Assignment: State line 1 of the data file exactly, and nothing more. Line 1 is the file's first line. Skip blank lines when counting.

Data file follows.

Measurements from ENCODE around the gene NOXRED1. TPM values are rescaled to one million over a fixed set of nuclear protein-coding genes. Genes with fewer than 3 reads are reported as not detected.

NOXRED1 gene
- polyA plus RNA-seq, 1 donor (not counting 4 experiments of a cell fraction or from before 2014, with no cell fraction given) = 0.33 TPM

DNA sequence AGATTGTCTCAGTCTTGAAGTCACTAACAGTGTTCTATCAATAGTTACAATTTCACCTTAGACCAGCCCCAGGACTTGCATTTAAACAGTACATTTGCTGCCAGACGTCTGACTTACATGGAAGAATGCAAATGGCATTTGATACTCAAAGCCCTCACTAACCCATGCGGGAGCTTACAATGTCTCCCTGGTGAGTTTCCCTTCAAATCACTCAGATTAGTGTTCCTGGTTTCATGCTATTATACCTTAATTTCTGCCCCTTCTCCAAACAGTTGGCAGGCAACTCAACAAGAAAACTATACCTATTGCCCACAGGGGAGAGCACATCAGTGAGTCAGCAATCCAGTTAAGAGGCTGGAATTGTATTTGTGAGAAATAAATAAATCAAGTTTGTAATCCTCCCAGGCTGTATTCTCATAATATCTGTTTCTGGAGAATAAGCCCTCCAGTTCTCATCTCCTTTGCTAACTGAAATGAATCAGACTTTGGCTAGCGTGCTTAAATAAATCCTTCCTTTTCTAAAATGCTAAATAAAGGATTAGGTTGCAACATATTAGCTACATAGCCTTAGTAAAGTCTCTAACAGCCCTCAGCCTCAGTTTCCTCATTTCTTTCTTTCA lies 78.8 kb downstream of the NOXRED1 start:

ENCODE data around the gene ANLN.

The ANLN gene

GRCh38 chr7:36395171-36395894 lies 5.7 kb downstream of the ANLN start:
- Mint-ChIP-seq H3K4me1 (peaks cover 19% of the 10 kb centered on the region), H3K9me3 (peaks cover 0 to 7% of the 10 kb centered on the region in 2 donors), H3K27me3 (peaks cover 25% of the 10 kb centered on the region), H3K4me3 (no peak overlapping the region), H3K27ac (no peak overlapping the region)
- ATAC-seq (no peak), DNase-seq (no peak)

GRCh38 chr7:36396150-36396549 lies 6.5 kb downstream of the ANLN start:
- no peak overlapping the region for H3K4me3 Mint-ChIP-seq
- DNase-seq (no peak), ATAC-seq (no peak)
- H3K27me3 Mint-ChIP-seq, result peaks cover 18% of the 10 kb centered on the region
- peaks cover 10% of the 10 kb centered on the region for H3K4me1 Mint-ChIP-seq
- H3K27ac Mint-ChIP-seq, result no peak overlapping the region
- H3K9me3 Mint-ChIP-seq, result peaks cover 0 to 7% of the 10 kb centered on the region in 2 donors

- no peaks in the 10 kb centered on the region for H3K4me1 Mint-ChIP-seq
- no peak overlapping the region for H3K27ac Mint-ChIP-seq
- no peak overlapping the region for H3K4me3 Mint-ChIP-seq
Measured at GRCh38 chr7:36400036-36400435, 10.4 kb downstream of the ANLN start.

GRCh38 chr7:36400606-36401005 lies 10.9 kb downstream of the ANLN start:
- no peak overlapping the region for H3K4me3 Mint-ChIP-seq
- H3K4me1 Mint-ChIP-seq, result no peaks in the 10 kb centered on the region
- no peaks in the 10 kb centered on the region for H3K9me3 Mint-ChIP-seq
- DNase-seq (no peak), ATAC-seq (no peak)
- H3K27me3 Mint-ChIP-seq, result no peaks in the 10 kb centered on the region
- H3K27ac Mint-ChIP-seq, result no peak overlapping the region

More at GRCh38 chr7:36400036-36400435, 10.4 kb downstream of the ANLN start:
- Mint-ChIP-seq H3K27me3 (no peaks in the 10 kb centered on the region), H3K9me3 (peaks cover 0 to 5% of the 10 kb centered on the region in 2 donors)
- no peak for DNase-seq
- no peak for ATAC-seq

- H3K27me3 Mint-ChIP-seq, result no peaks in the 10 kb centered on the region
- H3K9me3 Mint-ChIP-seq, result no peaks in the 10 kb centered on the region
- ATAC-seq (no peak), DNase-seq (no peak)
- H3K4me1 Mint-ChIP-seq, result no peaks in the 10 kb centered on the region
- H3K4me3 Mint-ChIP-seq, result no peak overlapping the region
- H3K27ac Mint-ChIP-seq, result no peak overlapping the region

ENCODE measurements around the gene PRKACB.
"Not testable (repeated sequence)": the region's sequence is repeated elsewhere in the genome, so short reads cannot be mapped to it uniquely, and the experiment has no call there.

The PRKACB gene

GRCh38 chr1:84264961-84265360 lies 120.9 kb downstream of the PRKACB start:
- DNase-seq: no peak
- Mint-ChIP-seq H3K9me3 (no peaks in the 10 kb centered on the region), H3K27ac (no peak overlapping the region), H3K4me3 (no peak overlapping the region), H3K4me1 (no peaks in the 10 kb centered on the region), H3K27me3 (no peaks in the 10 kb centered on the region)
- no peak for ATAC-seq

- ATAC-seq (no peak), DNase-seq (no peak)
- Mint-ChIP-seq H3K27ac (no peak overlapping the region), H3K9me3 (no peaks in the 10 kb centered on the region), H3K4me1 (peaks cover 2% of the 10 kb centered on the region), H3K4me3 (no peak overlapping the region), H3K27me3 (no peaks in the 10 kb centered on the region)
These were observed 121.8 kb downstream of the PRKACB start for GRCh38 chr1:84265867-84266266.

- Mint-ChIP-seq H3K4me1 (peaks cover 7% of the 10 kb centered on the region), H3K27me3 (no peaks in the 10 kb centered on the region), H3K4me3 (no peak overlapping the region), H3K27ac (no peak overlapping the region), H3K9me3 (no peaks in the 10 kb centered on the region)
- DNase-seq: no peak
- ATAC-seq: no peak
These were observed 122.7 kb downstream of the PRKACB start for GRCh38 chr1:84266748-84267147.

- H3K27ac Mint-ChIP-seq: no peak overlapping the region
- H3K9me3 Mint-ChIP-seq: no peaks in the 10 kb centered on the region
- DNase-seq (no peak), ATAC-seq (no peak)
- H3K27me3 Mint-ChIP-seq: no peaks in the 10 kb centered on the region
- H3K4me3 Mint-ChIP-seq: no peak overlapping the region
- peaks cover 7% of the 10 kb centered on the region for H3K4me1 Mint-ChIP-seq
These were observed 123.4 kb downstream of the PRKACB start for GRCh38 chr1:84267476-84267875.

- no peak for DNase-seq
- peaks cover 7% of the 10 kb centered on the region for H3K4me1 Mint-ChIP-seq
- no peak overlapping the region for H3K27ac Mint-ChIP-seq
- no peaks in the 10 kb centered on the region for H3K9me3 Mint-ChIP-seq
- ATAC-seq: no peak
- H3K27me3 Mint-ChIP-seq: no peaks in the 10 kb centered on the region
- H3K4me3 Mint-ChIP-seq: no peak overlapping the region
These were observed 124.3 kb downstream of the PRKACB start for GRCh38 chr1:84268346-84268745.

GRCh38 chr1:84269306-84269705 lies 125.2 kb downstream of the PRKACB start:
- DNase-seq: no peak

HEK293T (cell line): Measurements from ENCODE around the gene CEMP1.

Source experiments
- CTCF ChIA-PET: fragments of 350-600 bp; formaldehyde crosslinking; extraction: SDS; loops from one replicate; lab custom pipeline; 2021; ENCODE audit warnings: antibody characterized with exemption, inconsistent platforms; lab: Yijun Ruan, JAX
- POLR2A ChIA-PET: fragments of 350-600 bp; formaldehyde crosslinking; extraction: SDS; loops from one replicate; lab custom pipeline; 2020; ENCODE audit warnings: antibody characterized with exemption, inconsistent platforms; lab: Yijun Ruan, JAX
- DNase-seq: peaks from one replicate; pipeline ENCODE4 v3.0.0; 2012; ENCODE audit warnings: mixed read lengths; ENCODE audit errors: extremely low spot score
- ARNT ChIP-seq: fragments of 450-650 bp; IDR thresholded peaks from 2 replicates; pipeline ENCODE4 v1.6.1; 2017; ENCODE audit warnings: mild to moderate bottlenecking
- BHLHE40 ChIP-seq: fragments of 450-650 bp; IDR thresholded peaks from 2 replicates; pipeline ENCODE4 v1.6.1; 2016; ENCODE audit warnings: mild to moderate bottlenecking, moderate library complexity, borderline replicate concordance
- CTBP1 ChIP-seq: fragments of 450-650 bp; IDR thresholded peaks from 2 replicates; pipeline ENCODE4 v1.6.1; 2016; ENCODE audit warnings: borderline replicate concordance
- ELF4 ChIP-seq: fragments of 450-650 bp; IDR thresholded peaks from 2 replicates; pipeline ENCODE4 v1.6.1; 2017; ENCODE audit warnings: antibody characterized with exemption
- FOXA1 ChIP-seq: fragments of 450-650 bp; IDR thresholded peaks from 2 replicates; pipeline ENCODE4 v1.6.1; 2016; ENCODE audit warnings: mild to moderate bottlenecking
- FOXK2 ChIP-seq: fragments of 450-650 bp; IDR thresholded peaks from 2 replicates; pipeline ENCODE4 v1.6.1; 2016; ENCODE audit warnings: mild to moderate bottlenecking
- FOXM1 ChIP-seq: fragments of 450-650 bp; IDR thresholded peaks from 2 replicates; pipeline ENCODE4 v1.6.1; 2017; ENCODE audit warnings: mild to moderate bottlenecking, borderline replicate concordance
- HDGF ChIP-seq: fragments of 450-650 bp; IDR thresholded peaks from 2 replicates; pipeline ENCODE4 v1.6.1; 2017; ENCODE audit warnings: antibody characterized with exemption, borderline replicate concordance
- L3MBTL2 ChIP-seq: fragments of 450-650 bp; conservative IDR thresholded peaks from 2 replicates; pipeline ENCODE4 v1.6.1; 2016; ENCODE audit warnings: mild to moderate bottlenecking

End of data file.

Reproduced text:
Measurements from ENCODE around the gene NOXRED1. TPM values are rescaled to one million over a fixed set of nuclear protein-coding genes. Genes with fewer than 3 reads are reported as not detected.